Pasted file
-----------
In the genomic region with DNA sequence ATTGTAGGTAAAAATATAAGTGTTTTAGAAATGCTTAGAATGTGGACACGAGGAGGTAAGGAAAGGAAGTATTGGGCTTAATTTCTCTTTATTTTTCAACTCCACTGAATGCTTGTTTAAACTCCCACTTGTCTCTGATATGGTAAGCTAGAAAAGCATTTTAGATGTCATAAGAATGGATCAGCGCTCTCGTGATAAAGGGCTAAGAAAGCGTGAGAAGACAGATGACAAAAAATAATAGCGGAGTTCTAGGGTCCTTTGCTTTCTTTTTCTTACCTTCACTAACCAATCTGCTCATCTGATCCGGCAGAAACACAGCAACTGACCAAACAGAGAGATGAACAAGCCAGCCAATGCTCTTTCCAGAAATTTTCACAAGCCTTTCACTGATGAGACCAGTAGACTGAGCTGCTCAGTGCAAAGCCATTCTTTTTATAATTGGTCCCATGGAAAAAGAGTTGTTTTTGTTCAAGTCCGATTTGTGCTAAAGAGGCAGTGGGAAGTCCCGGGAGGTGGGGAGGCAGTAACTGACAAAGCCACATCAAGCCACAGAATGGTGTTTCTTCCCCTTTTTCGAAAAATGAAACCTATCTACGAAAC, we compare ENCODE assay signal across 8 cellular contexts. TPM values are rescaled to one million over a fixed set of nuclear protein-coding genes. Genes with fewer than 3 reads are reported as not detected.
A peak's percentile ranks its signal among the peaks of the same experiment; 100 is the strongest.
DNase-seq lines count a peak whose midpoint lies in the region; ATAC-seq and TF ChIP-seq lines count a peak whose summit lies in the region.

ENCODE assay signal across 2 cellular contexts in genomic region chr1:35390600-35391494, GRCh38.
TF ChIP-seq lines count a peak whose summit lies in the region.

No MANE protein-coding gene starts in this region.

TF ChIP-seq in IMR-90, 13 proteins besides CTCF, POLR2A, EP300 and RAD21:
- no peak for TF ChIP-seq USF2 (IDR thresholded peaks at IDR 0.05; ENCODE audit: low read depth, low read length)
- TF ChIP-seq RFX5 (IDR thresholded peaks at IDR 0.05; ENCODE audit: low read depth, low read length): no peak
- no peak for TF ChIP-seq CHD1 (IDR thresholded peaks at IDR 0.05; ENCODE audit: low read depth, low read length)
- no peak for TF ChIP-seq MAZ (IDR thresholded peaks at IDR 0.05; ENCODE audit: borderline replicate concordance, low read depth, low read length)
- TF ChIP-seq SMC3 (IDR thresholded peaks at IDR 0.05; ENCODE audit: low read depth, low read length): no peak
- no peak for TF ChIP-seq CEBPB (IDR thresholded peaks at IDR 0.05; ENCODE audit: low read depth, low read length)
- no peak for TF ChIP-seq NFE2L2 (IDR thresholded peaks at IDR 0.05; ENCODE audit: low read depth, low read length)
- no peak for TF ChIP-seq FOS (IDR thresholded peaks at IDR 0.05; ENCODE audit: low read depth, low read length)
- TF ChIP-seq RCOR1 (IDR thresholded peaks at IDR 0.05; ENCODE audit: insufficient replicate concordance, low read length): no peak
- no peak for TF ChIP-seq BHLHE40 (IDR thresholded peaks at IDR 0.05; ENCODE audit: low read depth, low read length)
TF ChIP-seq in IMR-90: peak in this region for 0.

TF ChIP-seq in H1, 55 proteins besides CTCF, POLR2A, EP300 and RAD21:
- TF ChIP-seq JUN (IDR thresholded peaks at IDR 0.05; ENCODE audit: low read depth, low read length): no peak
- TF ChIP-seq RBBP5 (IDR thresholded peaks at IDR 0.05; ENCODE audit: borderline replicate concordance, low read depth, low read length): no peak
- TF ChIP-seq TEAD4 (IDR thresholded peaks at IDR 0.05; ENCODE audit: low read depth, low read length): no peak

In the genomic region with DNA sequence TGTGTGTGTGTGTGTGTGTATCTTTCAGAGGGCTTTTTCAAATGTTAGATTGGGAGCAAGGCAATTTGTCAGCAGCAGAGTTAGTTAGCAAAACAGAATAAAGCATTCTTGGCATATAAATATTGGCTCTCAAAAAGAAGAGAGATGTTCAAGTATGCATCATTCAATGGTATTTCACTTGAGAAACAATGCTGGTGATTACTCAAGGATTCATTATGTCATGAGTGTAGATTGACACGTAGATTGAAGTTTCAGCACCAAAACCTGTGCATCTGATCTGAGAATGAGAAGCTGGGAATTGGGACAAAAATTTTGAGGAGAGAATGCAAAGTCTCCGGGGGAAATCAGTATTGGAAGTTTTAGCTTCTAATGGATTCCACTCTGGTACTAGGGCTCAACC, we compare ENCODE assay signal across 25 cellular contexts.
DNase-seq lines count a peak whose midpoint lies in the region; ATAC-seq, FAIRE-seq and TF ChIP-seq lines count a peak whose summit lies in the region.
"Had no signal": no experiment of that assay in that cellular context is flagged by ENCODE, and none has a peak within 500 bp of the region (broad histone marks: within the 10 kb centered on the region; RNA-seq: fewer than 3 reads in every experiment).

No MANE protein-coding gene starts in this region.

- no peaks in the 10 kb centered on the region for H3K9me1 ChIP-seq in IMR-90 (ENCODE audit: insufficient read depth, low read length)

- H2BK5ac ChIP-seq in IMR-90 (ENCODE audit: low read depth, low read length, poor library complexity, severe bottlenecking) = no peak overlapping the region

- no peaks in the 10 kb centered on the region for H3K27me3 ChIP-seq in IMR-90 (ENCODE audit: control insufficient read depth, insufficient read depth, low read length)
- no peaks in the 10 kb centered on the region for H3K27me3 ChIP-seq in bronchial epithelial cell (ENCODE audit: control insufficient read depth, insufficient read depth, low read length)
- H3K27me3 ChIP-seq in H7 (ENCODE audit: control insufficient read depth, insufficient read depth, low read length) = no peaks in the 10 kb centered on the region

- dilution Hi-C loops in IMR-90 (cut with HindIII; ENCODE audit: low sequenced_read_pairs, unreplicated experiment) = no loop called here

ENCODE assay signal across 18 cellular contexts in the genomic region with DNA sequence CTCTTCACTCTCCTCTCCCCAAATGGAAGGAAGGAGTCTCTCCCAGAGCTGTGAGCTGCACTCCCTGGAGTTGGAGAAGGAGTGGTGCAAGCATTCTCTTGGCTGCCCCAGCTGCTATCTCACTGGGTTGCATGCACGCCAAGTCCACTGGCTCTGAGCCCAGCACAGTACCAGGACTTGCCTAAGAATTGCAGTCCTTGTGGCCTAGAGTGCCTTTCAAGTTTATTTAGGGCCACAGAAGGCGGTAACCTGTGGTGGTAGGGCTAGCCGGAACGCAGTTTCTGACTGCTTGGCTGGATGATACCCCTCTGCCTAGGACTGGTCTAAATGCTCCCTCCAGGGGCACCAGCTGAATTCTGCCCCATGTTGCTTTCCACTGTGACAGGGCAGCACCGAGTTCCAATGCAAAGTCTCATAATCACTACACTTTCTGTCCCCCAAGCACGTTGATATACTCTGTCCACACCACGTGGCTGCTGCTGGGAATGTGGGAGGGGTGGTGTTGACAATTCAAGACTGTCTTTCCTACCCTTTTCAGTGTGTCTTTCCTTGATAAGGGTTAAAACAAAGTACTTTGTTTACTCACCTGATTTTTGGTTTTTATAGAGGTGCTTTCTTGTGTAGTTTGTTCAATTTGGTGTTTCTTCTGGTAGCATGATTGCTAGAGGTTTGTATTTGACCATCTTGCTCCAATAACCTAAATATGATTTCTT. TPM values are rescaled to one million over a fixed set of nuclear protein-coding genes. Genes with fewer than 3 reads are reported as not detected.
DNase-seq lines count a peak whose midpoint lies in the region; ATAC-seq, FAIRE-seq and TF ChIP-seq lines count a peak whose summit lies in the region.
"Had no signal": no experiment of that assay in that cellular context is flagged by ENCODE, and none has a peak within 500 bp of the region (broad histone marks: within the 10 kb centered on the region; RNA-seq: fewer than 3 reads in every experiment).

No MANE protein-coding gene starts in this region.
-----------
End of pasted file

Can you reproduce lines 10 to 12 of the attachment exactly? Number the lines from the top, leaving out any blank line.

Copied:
- no peak for TF ChIP-seq CHD1 (IDR thresholded peaks at IDR 0.05; ENCODE audit: low read depth, low read length)
- no peak for TF ChIP-seq MAZ (IDR thresholded peaks at IDR 0.05; ENCODE audit: borderline replicate concordance, low read depth, low read length)
- TF ChIP-seq SMC3 (IDR thresholded peaks at IDR 0.05; ENCODE audit: low read depth, low read length): no peak